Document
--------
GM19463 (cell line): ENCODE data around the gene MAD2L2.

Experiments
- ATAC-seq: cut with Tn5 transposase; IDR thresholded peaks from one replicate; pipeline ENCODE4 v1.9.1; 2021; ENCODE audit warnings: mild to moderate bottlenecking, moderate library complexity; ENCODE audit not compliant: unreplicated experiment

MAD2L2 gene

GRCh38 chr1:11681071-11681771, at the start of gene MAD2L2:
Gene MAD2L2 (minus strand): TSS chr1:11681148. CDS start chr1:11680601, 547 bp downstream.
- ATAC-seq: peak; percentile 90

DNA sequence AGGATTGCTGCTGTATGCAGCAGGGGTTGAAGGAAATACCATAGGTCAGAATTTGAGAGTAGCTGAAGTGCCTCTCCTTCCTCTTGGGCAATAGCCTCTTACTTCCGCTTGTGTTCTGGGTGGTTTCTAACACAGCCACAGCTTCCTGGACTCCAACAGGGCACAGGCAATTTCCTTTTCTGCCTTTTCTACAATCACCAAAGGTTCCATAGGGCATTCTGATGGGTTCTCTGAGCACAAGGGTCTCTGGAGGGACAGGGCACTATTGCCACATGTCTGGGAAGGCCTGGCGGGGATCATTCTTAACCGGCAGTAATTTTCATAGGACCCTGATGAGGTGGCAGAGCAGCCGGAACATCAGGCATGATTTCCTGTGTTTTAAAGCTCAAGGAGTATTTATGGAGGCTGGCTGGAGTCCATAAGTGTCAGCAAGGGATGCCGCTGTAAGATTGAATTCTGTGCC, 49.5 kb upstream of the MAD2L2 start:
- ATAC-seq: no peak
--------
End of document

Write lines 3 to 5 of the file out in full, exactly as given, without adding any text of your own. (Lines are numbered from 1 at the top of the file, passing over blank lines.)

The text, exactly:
- ATAC-seq: cut with Tn5 transposase; IDR thresholded peaks from one replicate; pipeline ENCODE4 v1.9.1; 2021; ENCODE audit warnings: mild to moderate bottlenecking, moderate library complexity; ENCODE audit not compliant: unreplicated experiment

MAD2L2 gene

GRCh38 chr1:11681071-11681771, at the start of gene MAD2L2: